An alternative intercultural experience
The Multicultural Learning Pods program connects domestic students enrolled in the Certificate in International Learning (CIL) with UAlberta international students (some of whom may also be CIL students, some of whom may not) and with students from University of Alberta partner institutions. These pods meet regularly throughout the fall term via Zoom or Google Meet to have semi-structured discussions and to engage in collaborative activities that encourage cultural exchange. In the Winter term, students would complete an intercultural project where they use intercultural communication theory to analyze their experiences in their pod.
CIL students who fulfill the program requirements may claim their participation in the Multicultural Learning Pods as their intercultural experience.
A pod consists of 5-6 students, divided roughly evenly between domestic (i.e. Canadian, permanent resident) CIL students and international students (i.e., degree-seeking, visiting or from partner institutions). Participating international students may reside here in Canada or they may be in their home country, so the timing of pod meetings may need to account for differences in time zones. The CIL program will assign interested students to their respective pods.
During pod meetings, students would engage in semi-structured conversations with their peers on a range of topics. Questions and sentence stems would be provided to prompt discussion. Topics of conversation would be grounded in Edward T. Hall’s 10 primary messaging systems, each of which provides a window into culture.
As an example, one primary messaging system is Learning. So, students may be asked to discuss what “learning” looks like in their cultural context. Prompting questions may be: Who is considered wise in your culture? Who do people learn from? How do they interact with the teacher? Where does learning take place? What are your earliest memories of learning or schooling? How has learning or schooling changed for you as you have grown? The goal is for the conversation to take on a life of its own around the broader topic.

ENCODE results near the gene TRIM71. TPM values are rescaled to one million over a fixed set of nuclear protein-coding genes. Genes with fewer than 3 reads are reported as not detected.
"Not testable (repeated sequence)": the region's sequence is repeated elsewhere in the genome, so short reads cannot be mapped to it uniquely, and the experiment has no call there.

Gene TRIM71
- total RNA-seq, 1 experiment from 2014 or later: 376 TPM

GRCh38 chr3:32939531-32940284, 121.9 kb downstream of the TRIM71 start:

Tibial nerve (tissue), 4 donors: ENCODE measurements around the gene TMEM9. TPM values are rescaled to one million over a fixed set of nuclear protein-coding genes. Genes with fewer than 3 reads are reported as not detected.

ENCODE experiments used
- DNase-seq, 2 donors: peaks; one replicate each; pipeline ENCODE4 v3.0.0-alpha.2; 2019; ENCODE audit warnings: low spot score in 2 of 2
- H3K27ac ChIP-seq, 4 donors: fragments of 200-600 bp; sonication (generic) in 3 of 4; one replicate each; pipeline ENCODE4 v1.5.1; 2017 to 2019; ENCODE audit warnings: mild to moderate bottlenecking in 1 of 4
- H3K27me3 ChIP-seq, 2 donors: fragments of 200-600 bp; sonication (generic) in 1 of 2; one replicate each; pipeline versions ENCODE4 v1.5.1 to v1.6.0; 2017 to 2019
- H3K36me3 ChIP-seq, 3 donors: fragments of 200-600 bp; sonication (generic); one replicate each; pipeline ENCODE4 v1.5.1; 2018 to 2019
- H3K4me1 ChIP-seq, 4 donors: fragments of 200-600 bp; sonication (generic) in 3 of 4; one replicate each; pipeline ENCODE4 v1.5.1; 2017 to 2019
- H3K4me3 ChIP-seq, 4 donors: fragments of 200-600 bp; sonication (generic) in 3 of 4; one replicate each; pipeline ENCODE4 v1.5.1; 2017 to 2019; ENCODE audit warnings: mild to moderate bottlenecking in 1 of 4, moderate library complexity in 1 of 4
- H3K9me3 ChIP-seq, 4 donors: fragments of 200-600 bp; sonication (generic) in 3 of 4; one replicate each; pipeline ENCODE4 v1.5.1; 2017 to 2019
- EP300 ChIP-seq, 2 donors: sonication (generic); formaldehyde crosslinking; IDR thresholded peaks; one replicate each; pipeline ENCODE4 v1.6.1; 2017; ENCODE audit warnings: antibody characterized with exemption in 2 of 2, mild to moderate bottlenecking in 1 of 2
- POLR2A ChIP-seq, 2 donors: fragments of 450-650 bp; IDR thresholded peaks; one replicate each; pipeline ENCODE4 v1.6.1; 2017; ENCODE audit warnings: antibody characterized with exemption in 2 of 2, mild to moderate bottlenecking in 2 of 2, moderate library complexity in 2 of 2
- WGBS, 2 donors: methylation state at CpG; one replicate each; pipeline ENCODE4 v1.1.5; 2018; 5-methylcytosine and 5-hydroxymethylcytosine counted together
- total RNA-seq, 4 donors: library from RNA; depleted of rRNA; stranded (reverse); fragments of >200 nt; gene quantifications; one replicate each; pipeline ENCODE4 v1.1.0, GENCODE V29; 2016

Pods would also move beyond talking and thinking to actually doing something together. What pods decide to do together will be up to the members of the pod. Pods are required to submit a brief proposal of what they plan to work on together throughout the term and to capture their collaborative activities in some way so they can be shared at the pod wrap-up in December.
Here are some examples of collaborative activities:
- Pod members introduce one another to their favourite dish or art form, teach one another how to recreate it and curate a digital collection of their works (i.e. of recipes, poetry, drawings, etc.).
- Pod members collaboratively document the experience of COVID 19 in their home city and around the world and create a digital scrapbook
- The pod works together to build a virtual treehouse in Minecraft and records a virtual tour, explaining the ideas behind the design
The output of the collaboration is not as important as the process of working across cultural differences to plan and execute something. It is important to be aware of the conversations and dynamics that these collaborations give rise to.
Students will check-in with students from other pods and with program staff during the academic year to discuss what is coming up for them (see the sample schedule below).
Outside of pod meetings and collaborations, domestic students would need to allow additional time for post-meeting reflection (about 30 minutes per week). They will draw on these reflections to complete an intercultural project (in addition
to their CIL capstone project) in the Winter term.
Domestic CIL students would be required to complete an intercultural project in the Winter term. The project would use Hall’s intercultural theory to conduct a cultural analysis of their own cultural assumptions and values and of the interactions that took place during their pod meetings/collaborations.
For example, a student could choose to do an intercultural project around Hall’s concept of Association and then explore ideas around hierarchy and social position.. They would also consider what their fellow students said about hierarchy and authority in their pod discussions and how/whether it presented during their pod collaboration. Students would draw on theory offered in Orientation, the intercultural communication training, monthly check-ins and from research that they conduct. They are also required to draw on their weekly personal reflections from the Fall term.
There is no fee to participate in this program.
Register online by September 15, 2020. In the event of overwhelming interest, CIL students graduating in June 2021 will be given priority registration.
Still have questions? Contact firstname.lastname@example.org